“There is absolutely no doubt that all kinds of asbestos can give rise to asbestosis,” says Paul Cullinan, Professor of Occupational and Environmental Respiratory Disease at the National Heart and Lung Institute of the Imperial College London. “It’s probably the case that white asbestos is less toxic in respect to mesothelioma than amphiboles. The industry tries to argue that you can take precautions so that white asbestos can be used safely, but in practice, in the real world, that is not what is going to happen.”

Asbestos is one of the few substances that once inhaled cannot be dissolved of rejected by the body’s own natural defence system. Hence pleural plaques or traces of asbestos begin identified on scans years after a person has been exposed.

There is a firm scientific consensus that any type of asbestos is toxic.

What are the modern asbestos regulations?

Through the 1970s, asbestos was used to fireproof roofing and flooring, for heat insulation, and for a variety of other purposes. The material was used in fire-check partitioning and doors on North Sea oil production platforms and rigs.

During the mid-to-late 1980s, public health concern focused on potential asbestos fibre exposures of building occupants and workers in buildings with asbestos-containing building materials and their risks of developing lung cancer or mesothelioma. As a consequence, the Health Effects Institute of Cambridge, America, formed a panel to evaluate the lifetime cancer risk of general building occupants as well as service workers.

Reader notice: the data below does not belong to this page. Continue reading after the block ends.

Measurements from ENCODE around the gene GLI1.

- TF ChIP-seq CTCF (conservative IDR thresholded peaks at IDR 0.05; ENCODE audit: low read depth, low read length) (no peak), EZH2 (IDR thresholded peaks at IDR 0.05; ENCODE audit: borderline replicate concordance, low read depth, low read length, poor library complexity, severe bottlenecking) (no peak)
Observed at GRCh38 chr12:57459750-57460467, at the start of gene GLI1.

In the United Kingdom, blue and brown asbestos materials were banned completely in 1985, while the import, sale and second hand use of white asbestos was outlawed in 1999. The 2012 Control of Asbestos Regulations states that owners of non-domestic buildings (e.g. factories and offices) have a ‘duty to manage’ asbestos on the premises by making themselves aware of its presence and ensuring the material does not deteriorate, removing it if necessary. Employers whose operatives may come into contact with asbestos must also provide annual asbestos training to their workers.

Further reading

What is asbestos?

What are the symptoms of mesothelioma?

Emotional needs of people exposed to asbestos revealed by study

Trump’s face put on asbestos products in Russia